8 tips to secure a good night’s sleep

Lack of sleep can affect how we feel day-to-day and impact our wider health. In recognition of World Sleep Day, here's my top tips to help you secure a good night's sleep.

When two-thirds of UK adults suffer from disrupted sleep and a quarter gets no more than 5 hours of sleep a night it’s no surprise we’re a nation of declining health.

Lack of sleep is associated with an increased risk of health conditions including type 2 diabetes, cardiovascular disease, weight gain, hormone issues, depression and dementia.

The recommendation of 8 hours of sleep a night is backed by science but if you’re struggling to get to sleep, stay asleep or wake feeling refreshed it can be hard to know where to turn.

In this blog, I’ll be sharing my top eight tips for securing a good night’s sleep with less tossing and turning and more quality zzzzzz’s.

1. Increase your exposure to natural light

Your internal body clock, known as your circadian rhythm, is regulated by the rise and fall of the sun. Exposing your eyes to natural light first thing in the morning helps to keep your circadian rhythm in balance – improving energy during the day and supporting sleep at night.

When you wake up, open the curtains/blinds to get some natural light into the room. Go for a walk outside or stand in nature with your morning cuppa and let your eyes welcome in the light.

2. Exercise – but not before bed

Studies have shown that exercise can reduce the time it takes to fall asleep and increase sleep duration. However, exercise releases hormones such as adrenaline which have a stimulatory effect on the body – making us more alert and awake.

The effect depends on the individual but if you’re exercising in the evening and struggling to sleep, consider moving your workout to the morning and see if that helps you to drift off quicker at night.

3. Reduce caffeine intake

Caffeine also increases alertness. Whether it’s tea or coffee, caffeine is frequently used as a way to fight fatigue – but it can become a vicious cycle.

The half-life of caffeine is around 4-6 hours. This means that 6 hours after consumption, half of the caffeine will still be in your body. The more caffeine you drink, or the later you drink it, the higher the amount keeping you awake at night.

Aim to keep caffeine to 1-2 cups a day and after lunchtime switch to herbal teas and/or water. You can switch to decaf options but it’s important to know these aren’t caffeine-free.

4. Avoid artificial and blue light in the evenings

A good night’s sleep is promoted by the production of melatonin – a chemical messenger that tells the brain it’s bedtime. The sun setting would naturally do this (just as the sunrise helps you wake up) but the invention of artificial light has disrupted the natural rhythm – and more importantly, blue light from mobiles, laptops and TV’s suppresses the production of melatonin.

Support your bodies production of melatonin by dimming the lights, turning off the TV, and putting mobiles and laptops away an hour or two before bed.

5. Clear your mind and note down your thoughts

It’s not uncommon for thoughts to be the barrier to falling asleep at night. With a busy, fast-paced, and often stressful, lifestyle, the silence at night can be when the mind chatters most.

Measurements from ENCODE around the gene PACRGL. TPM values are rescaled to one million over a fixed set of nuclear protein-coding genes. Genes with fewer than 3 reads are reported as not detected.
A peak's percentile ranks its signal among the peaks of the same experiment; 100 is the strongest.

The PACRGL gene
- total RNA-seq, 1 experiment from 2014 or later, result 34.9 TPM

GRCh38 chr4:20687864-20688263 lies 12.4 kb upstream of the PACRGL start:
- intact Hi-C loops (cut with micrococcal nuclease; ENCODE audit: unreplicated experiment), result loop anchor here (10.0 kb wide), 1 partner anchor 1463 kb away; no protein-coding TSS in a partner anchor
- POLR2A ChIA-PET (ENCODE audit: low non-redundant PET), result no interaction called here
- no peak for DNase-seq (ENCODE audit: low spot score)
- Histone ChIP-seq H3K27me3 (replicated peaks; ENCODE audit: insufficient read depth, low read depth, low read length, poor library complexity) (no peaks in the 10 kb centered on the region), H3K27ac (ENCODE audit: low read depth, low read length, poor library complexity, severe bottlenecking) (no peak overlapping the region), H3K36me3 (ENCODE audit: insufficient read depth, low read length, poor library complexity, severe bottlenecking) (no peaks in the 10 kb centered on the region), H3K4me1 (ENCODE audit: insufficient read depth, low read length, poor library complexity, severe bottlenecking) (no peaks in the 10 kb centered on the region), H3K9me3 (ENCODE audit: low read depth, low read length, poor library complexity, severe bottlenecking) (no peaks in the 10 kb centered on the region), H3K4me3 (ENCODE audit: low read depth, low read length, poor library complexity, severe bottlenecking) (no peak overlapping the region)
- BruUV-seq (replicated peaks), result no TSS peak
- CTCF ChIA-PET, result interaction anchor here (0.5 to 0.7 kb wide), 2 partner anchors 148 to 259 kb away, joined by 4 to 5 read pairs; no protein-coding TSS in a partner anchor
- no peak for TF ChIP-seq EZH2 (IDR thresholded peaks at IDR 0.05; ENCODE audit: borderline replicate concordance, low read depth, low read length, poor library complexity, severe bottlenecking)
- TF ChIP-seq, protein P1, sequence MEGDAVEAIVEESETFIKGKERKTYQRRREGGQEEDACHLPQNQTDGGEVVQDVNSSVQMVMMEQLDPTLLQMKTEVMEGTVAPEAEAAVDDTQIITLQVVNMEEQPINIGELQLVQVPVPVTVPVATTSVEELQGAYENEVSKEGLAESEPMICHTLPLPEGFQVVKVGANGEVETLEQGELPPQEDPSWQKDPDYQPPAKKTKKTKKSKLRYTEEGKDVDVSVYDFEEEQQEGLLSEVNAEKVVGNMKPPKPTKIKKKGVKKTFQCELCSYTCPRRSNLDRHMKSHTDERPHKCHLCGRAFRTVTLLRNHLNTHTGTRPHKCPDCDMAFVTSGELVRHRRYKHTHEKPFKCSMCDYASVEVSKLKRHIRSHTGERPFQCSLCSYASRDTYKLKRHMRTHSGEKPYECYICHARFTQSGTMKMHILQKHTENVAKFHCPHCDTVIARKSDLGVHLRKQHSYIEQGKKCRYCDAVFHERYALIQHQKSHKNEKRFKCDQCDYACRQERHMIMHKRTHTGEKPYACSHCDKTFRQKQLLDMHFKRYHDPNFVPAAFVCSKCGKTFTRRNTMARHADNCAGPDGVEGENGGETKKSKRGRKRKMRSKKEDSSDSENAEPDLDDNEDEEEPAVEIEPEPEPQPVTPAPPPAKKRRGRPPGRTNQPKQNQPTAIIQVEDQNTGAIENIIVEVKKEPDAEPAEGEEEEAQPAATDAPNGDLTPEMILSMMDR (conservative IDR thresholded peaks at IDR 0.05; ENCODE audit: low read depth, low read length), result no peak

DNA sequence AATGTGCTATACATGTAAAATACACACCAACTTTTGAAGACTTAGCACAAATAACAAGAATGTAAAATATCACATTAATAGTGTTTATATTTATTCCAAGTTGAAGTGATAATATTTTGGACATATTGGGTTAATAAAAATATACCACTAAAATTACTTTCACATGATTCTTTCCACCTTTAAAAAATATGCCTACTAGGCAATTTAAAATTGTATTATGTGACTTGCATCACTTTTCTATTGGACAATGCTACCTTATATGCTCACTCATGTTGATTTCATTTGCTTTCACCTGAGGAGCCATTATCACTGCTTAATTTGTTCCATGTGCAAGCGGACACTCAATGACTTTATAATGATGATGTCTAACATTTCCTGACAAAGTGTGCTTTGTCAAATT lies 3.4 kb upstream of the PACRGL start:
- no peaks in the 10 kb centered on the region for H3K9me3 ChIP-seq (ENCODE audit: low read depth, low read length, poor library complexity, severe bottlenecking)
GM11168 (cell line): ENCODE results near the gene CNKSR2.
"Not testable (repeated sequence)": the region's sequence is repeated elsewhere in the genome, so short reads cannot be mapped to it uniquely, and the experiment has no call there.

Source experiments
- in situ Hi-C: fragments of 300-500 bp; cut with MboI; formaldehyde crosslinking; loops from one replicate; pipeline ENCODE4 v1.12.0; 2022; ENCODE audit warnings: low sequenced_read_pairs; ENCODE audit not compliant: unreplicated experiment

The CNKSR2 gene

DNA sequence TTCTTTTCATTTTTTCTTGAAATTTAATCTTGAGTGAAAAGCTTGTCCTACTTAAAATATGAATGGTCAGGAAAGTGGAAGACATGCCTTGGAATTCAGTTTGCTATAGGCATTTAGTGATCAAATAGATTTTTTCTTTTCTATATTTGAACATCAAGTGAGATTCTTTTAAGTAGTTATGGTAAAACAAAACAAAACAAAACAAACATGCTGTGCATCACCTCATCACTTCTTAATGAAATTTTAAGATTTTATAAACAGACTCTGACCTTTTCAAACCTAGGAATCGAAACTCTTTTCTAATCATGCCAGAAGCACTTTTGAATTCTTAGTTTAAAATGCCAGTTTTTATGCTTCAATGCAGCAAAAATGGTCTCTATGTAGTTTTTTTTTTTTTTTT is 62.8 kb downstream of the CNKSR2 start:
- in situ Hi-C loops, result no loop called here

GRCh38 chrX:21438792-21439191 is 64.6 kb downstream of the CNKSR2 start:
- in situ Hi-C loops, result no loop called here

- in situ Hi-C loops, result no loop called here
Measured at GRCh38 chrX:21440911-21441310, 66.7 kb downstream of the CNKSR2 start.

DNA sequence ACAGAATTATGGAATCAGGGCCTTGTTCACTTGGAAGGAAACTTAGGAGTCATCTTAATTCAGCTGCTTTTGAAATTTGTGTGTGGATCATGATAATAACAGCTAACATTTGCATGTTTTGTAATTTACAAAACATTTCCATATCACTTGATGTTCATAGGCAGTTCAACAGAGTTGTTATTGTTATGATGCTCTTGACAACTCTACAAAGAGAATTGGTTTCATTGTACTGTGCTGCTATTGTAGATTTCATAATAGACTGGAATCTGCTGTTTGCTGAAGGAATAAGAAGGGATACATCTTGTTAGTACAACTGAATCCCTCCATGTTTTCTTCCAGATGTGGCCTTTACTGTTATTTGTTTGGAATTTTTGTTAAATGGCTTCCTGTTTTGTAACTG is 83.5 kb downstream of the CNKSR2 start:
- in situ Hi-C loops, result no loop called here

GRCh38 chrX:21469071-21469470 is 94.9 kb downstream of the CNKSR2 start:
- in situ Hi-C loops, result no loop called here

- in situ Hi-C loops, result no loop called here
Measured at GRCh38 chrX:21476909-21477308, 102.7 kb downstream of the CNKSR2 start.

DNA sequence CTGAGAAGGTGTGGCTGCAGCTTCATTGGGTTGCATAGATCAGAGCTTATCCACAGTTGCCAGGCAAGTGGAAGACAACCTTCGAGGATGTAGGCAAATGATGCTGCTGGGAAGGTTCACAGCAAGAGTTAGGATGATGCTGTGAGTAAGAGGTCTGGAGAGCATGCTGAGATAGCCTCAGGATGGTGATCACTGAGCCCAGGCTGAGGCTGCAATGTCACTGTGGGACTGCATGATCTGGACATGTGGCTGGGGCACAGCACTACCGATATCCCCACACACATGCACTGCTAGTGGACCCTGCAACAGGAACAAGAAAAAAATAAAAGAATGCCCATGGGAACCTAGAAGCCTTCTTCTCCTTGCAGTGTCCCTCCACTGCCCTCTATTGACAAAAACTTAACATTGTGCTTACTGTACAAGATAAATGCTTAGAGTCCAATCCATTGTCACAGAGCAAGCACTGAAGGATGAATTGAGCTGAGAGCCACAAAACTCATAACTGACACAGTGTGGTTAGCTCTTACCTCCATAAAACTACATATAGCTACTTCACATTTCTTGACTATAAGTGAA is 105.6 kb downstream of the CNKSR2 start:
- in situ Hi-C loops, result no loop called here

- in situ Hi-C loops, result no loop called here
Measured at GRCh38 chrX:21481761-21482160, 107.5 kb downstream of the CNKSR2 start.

Consider journaling or writing a diary before you go to bed. This is an opportunity to reflect on your day, write down your thoughts and clear your mind of anything that may be bothering you.

It can be helpful to have this journal or a separate notepad and pen by your bedside for any thoughts that occur as you drift off to sleep – or if you wake in the night. Rather than being worried you’ll forget them, write them down and then focus on getting back to sleep.

6. Remove distractions and protect your sleep space

Your bedroom should be for sleeping, relaxing and intimacy. When work, laptops, mobiles and TV’s merge with your sleep space the chance of disturbed sleep increases. Not only can you be consciously distracted (another episode anyone?) but your brain is likely to be confused too.

The brain likes structure. By removing distractions and keeping your bedroom for sleep, your brain will know what the objective is when you climb into bed at night. It’s another signal that bed equals sleep.

7. Optimise your bedroom environment

In a similar way, optimising your bedroom environment is key to falling and remaining asleep. Several studies have shown that noise, light and temperature can all impact your ability to get a good night’s sleep.

Blackout blinds/curtains and eye masks are good options for blocking out external light. White noise, meditation and sleep stories can help distract from other sounds – or earplugs if you prefer silence.

A room temperature of around 18 degrees celsius is recommended so consider the airflow in the room and your choice of PJ’s to help regulate temperature – your birthday suit may be the best choice here!

8. Routine, consistency, priority

Just as the brain likes structure, it likes routine too. Going to bed at the same time every day will make drifting off that much easier – your internal body clock wants to run like clockwork. But if you’ve been struggling with sleep for some time, and are new to putting these tips into practice, be patient and consistent as your circadian rhythm rebalances.

Finally, make sleep a priority. Carve out the time to wind down before bed and don’t let “one last episode” or endless scrolling keep you awake. Try leaving electronics outside the bedroom door. If you use your phone as an alarm it will encourage you to get up in the mornings to turn it off, rather than hitting the snooze button – win-win!


Remember, securing 8 hours of sleep a night will have a positive impact on your health – now and in the future.

Want to understand more about how nutrition and lifestyle can support your sleep and wider health?

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